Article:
A fierce struggle over identity is occurring within the Latino community: over who we are, where we have come from, and where we are going. To be Latino in the United States today means to question one's identity and history. It is a question of being.
Like all other ethnic communities in this country, Latinos are a people with a wide variety of lifestyles and perspectives. Still, transcending this diversity is a common belief in a unity among us; a knowledge that we are bound despite our differences; a shared history and view of the world that have brought us together in this time, in this country.
Different versions of Latino reality are represented by each of the books reviewed here, but our future may rest in none of them. What is important is that at the very least they represent the Latino collective past.
Only a small sampling of the huge resurgence in Latino literature--a second renaissance after the cultural explosion of the late '60s and early '70s--is reflected by these writings. Although these books focus on the Chicano experience in California, the view of reality they offer is one shared by many Latinos: an urban life with roots in the south and a yet uncertain future in the United States.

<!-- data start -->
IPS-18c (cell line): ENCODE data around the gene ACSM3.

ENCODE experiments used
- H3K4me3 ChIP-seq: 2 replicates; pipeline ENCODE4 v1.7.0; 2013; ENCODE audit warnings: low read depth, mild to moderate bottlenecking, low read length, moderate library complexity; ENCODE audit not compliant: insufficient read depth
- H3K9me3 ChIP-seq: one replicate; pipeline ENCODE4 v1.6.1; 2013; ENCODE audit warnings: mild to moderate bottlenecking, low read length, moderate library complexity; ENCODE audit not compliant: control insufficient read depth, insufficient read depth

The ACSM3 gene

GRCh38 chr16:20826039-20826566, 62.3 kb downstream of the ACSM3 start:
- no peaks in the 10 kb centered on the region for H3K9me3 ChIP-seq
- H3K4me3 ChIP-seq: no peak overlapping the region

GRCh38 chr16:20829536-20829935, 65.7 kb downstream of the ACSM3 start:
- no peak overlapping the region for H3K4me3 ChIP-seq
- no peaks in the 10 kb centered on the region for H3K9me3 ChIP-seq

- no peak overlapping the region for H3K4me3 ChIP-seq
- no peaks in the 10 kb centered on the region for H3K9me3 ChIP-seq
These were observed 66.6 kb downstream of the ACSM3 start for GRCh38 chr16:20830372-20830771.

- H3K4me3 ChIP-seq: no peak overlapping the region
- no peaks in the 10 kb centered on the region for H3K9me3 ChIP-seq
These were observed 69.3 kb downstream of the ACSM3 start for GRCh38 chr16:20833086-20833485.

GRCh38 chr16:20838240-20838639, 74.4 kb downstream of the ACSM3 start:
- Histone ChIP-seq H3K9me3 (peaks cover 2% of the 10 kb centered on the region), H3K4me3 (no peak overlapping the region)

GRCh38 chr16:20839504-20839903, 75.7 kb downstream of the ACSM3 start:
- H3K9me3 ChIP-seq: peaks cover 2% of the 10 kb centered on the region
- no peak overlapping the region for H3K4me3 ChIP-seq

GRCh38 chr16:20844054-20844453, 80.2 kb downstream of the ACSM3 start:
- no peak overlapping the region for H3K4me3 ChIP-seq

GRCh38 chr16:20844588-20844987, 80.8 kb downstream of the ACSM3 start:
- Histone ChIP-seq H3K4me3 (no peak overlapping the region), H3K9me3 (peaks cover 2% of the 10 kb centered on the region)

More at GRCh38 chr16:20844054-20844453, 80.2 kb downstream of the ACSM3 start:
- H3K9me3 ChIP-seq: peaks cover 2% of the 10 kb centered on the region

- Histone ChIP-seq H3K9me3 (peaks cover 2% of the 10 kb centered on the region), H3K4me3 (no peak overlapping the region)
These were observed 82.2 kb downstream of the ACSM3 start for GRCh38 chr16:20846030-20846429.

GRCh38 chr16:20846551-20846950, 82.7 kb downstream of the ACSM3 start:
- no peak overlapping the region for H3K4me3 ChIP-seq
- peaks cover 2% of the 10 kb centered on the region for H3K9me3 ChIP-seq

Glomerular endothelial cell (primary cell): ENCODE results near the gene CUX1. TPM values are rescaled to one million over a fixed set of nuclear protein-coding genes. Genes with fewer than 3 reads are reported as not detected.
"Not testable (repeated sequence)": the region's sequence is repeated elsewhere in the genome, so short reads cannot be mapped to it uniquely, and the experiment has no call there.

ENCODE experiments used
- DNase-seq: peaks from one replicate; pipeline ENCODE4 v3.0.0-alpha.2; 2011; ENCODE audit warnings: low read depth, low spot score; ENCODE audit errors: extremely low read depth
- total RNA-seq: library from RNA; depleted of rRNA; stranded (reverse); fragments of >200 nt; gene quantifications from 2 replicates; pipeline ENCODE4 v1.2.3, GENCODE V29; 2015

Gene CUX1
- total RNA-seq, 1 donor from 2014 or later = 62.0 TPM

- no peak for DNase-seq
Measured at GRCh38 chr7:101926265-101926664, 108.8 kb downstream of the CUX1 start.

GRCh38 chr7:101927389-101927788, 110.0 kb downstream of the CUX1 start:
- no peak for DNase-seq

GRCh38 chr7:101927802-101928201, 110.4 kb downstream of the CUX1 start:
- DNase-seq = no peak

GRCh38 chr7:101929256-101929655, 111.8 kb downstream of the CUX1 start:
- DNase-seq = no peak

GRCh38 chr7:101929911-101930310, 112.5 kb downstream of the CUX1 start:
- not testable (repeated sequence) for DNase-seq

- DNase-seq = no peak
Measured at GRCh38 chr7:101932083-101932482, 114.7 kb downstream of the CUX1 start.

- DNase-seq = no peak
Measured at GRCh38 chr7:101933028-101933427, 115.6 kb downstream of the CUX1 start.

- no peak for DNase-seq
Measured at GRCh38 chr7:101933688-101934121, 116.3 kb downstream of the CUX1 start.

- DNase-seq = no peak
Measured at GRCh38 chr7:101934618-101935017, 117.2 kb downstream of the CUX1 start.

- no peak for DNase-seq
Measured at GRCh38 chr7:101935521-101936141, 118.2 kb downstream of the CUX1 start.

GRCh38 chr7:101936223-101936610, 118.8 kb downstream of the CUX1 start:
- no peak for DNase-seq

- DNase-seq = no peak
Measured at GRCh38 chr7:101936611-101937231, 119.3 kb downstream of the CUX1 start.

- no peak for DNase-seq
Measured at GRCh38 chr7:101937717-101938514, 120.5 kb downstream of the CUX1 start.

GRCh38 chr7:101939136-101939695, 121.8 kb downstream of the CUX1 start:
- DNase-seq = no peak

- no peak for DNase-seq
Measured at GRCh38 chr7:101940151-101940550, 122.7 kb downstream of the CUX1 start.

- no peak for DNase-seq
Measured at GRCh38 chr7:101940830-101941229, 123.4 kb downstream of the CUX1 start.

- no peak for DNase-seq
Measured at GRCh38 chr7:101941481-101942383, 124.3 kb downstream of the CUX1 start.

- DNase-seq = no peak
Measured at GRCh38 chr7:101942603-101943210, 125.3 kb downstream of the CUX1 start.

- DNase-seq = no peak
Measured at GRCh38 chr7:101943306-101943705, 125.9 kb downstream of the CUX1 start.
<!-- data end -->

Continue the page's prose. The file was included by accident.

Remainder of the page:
Victor Villasenor's Rain of Gold takes us back to our roots, creating a masterpiece that could speak for most Chicanos living in the United States today. This history has interesting parallels to the more recent mass immigration of Central Americans to the United States during the last decades.
Rain of Gold traces the path of the author's family from its 19th-century origins in Northern Mexico to the barrios of California during the first half of this century. Fleeing their war-ravaged country during the Mexican Revolution, the Villasenor and Gomez (the name of the author's mother) families went through separate, though equally terrifying, ordeals to reach El Norte.